Business Models for CO2 Mineralisation
The cement industry is responsible for about seven per cent of global greenhouse gas emissions. To encourage the decarbonisation of this industry, policymakers and the industry must find ways to incentivise reductions. A study from the Heriot-Watt University and the Institute for Advanced Sustainability Studies (IASS) gives us a first look at how CO2 mineralisation can reduce emissions from cement production by up to 33 per cent at no additional cost – under the right conditions.
Cement’s global market size is projected to reach $463 billion by 2026 – around six gigatons of cement per year – so reducing the industry’s emissions is crucial for climate mitigation. About 60 per cent of emissions from the cement industry are process-inherent because they result from the calcination of limestone. In calcination, high temperatures are used to remove carbon dioxide from limestone. The product is called clinker. Emissions from this process are very difficult to reduce because to do so, the entire process would have to be replaced by low-emission alternatives, or the emitted CO2 would have to be captured and stored permanently.
While replacing cement and concrete with alternative building materials like wood would require an unrealistically rapid change of the entire construction value chain, carbon capture and storage technologies provide an alternative – but they incur additional production costs. So the cement industry needs to find ways to mitigate CO2 emissions that generate additional revenue, not higher costs. This is where CO2 mineralisation comes in. In CO2 mineralisation, the captured CO2 reacts with minerals (e.g., magnesium-rich or calcium-rich silicates) and can be stored permanently – and the resulting product could even bring in additional revenue.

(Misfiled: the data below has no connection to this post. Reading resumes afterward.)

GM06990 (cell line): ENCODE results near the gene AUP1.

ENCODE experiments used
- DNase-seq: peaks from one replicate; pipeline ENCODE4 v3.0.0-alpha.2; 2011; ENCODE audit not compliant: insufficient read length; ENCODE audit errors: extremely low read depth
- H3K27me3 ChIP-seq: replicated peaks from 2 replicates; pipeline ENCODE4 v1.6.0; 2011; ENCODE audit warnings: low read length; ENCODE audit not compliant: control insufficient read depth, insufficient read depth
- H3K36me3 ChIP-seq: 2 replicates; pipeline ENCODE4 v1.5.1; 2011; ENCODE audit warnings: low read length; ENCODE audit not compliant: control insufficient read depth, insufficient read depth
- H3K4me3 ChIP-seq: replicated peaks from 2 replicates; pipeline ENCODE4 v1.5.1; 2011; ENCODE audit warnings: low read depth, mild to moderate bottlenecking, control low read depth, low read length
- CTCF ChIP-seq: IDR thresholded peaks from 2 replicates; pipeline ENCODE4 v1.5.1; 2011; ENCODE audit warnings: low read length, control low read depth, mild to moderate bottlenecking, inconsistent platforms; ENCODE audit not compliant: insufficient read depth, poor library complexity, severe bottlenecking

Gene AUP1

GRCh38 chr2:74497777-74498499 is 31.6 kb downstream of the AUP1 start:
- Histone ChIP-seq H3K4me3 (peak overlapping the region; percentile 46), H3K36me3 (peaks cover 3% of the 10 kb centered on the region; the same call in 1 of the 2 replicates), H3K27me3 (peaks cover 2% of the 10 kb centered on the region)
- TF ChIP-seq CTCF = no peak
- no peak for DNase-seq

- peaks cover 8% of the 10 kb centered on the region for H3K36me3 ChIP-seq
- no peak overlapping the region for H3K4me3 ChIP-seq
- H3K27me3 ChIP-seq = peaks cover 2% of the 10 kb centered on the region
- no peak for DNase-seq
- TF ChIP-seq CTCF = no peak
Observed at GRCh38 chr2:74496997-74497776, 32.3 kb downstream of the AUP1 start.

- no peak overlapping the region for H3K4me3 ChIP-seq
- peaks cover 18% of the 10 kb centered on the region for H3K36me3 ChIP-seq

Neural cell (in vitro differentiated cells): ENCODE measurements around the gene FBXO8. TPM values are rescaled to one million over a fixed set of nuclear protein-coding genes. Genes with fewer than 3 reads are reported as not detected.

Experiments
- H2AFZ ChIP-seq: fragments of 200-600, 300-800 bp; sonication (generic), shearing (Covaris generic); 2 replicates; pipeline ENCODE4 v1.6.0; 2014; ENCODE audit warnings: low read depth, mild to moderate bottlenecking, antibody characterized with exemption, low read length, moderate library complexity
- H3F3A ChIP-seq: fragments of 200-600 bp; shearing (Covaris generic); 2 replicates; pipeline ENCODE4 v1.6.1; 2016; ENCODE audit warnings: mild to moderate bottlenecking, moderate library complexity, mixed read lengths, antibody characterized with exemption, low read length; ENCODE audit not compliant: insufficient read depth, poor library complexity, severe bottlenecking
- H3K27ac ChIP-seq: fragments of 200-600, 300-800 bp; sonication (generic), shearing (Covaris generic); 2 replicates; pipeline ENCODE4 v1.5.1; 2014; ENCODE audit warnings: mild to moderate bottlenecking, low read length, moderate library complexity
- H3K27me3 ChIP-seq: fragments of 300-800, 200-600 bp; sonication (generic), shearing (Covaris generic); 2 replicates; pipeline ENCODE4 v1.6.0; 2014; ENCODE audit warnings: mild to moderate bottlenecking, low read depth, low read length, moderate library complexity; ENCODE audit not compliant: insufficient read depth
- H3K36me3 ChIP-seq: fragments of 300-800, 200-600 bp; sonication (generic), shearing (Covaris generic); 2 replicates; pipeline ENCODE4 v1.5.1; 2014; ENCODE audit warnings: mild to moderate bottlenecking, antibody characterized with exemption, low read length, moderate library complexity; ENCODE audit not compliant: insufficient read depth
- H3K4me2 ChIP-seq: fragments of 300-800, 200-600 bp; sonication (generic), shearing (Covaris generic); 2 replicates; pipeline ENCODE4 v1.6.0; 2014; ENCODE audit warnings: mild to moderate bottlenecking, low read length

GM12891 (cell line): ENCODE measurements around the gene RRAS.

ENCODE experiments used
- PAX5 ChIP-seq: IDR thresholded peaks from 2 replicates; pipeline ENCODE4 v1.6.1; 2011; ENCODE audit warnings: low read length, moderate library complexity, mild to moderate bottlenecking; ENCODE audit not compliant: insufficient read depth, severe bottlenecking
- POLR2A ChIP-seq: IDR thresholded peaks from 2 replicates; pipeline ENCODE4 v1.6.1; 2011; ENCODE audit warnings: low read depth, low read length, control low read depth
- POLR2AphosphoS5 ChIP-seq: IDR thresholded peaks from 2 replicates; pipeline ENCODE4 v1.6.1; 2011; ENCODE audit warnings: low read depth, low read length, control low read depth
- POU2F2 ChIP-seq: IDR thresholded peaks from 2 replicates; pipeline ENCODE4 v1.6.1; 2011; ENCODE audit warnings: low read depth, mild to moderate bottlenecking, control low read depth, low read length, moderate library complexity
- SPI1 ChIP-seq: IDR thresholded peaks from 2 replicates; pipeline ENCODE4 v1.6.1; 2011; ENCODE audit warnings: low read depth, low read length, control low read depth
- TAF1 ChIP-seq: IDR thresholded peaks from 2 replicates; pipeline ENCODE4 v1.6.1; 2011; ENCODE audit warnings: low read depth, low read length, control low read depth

Trade certificate eligibility and government support essential
The authors of the study, recently published in Communications Earth & Environment (Nature Portfolio), show that under certain circumstances, the use of mineralisation products can lead to positive business cases. The researchers further developed existing mineralisation processes to produce cement additives in different compositions that can be added to ordinary cement. Using an integrated techno-economic model, they were able to identify the conditions that lead to positive business scenarios. They also uncovered the most important factors for the improvement and large-scale implementation of these technologies by means of a global uncertainty analysis.
Their conclusion: Integrating CO2 mineralisation into the cement production process can reduce CO2 emissions by eight to 33 per cent. According to first author Till Strunge, this can bring an additional profit of up to 32 euros per tonne of cement, provided certain conditions are met: “The products need to be used as cement substitutes in cement mixtures in construction, for example, in bridges or buildings, and cement standards may need to be adjusted. Moreover, CO2 storage in minerals must be eligible for ETS credits or similar.” He also stressed the importance of mineral transport and product composition.
Strunge believes that ETS and even CO2 taxes alone will not be sufficient to establish more low-carbon solutions in the cement industry on the market. For this reason, he and his co-authors recommend mechanisms such as subsidy programmes like those once used for wind and solar power. “Governments should also invest in first-mover low-carbon cement plants.”
Contact for scientific information:
Till Strunge, Phil Renforth and Mijndert Van der Spek: Towards a business case for CO2 mineralisation in the cement industry, Communications Earth & Environment 03/2022. DOI: https://doi.org/10.1038/s43247-022-00390-0